The best solution for me under normal conditions is to put a diffusing white umbrella over my work area so that the illumination on the work is close to the same as the illumination on the subject. Bright light in itself usually isn't the problem -- it's different amounts or kinds of illumination on the work and the subject.
I also try to avoid painting with the canvas or the palette in direct sunlight if I can help it, especially if the light on the painting is higher than the subject.
The issue may also be the kind of light you have indoors. As I'm sure you know, if you're working under incandescent or cool white fluorescent indoors, you're getting a distorted color rendition, so your eyes will have a hard time seeing color accurately whatever the light level. For suggestions on studio lighting, see the post linked below.
I never tire of the classic diner still life. There's always about a 15-20 minute time limit from when the order goes in to when the food is on the table. The time limit focuses the brain better than coffee does.
The humble catsup bottle, sugar shaker, napkin holder, and creamer are an interesting challenge to paint, because they offer a variety of transparent and reflective surfaces: stainless steel, glass, and paper. And there's the catsup creeping up the side of the bottle, backlit and warmed with transmitted light.
What interested me this time were the two colors of light on the subject. From the left was a cool light the window, which mostly looked out to the blue sky. The light inside was from a relatively warm compact fluorescent. So my first move after laying in the subject in pencil was to lay down a ghost wash to establish the overall cool and warm statement, being careful to paint around the highlights.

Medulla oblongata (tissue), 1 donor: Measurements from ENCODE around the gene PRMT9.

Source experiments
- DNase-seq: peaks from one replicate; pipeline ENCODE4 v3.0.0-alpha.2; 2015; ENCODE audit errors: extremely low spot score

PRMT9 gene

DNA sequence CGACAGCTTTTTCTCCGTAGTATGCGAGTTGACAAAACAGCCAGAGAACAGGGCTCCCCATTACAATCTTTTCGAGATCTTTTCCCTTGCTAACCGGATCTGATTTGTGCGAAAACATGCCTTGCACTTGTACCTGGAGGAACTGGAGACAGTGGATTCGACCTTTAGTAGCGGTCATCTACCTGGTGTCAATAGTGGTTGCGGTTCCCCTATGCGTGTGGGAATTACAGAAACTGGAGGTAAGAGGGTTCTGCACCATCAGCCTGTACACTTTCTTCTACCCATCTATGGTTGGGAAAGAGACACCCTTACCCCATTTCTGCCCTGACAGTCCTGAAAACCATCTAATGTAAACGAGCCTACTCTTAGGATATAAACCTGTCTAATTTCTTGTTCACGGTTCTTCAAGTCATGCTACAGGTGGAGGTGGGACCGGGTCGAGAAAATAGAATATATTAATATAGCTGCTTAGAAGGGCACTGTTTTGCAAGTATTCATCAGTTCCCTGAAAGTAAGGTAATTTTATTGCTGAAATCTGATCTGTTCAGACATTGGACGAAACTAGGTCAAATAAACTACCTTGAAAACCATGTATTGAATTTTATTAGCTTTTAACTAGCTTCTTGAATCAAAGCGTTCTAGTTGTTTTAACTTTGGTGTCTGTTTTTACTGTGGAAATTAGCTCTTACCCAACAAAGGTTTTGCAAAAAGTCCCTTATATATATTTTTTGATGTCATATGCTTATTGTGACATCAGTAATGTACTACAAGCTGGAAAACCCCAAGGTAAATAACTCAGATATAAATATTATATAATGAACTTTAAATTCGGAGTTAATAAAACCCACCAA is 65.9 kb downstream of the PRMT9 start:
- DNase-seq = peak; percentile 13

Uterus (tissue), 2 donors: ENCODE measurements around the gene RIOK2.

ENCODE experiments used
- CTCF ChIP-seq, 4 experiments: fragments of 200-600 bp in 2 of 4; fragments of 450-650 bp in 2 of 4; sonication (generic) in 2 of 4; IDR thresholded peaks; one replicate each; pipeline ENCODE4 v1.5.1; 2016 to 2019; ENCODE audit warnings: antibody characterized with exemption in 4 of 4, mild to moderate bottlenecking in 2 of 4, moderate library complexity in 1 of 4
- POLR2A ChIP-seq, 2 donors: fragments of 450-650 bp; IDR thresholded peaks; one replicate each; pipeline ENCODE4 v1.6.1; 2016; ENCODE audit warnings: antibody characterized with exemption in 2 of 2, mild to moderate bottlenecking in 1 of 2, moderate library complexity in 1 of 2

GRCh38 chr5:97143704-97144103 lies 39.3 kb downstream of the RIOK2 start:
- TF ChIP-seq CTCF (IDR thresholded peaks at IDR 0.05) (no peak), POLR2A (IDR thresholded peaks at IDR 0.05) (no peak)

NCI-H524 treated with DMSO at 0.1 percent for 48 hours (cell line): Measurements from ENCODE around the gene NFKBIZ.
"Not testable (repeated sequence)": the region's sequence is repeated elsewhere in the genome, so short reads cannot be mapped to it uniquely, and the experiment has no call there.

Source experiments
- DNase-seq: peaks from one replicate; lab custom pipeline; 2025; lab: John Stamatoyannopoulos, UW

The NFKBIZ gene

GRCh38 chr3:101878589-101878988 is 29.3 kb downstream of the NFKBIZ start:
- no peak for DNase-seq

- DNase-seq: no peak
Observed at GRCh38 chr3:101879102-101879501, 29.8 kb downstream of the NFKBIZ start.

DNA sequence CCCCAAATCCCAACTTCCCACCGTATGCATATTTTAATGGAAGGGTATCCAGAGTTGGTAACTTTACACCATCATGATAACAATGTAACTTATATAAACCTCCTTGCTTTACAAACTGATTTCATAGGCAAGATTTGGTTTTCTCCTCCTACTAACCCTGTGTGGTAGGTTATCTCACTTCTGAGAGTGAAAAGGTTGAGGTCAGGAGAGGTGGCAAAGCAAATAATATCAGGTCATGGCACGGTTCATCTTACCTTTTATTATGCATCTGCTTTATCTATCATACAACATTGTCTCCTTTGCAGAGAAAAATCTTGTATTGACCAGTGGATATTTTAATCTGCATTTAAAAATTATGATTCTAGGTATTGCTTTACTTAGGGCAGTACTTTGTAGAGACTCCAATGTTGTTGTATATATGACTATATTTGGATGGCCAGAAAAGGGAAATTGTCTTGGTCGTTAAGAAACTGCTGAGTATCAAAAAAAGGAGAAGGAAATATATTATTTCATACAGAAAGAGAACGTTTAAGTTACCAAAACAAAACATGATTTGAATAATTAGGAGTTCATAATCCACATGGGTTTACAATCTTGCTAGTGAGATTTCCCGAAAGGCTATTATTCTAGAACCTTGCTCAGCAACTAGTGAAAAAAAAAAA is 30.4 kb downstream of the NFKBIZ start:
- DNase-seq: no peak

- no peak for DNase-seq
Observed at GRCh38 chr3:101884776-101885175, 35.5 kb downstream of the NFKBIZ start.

I hope all this make sense. I would show you a video, but I was too preoccupied to shoot one.
Christopher Madden is one of the few people who creates the artwork that appears on U.S. paper money. He works at the Bureau of Printing and Engraving in Washington, DC, one of only three master artists and three apprentices. I visited him last month for a rare tour of his workshop.
It took ten years of apprenticeship for Mr. Madden to get where he is now. One of the milestone projects was to do an engraved portrait of President Obama.
“Fortunately he was happy with the likeness,” Madden said.
Banknote engraving a painstaking art form, hardly changed in 200 years. All the work is done by hand at the printed size; there are no photographic or computer shortcuts. The lines and dots on a dollar bill are engraved with a burin on a steel plate. Each microscopic line often must be re-entered by the cutting tool several times.
Artists learn the vocabulary of line: the “mainline,” “crossline,” and “interdot,” which add up to a tonal rendering that can suggest a curve in a cheek, a curl in a lock of hair, or a cluster of leaves in a tree.
“It’s the most time-consuming and difficult graphic process in the world,” Madden says.
It’s often a tug of war between security and artistry. Currency has to be safe from counterfeiting, of course. Between 60% and 75% of currency that's printed ends up overseas, and a sizeable percentage of U.S. currency overseas is not genuine.
But the money also has to look good, too.
Most collectors agree that U.S. banknote engraving reached its highest artistry with the “Educational Series” in 1896. In those days, notable academically trained artists, such as Asher B. Durand, Walter Shirlaw and Kenyon Cox contributed their talents to make the money beautiful.
"The admiration for artists like Mucha and Durand runs deep among my colleagues," Madden said.
What traits make a good banknote engraver? Madden replied that they must draw well, they must work in a disciplined fashion, and they must recognize that they don’t have any ownership over their work.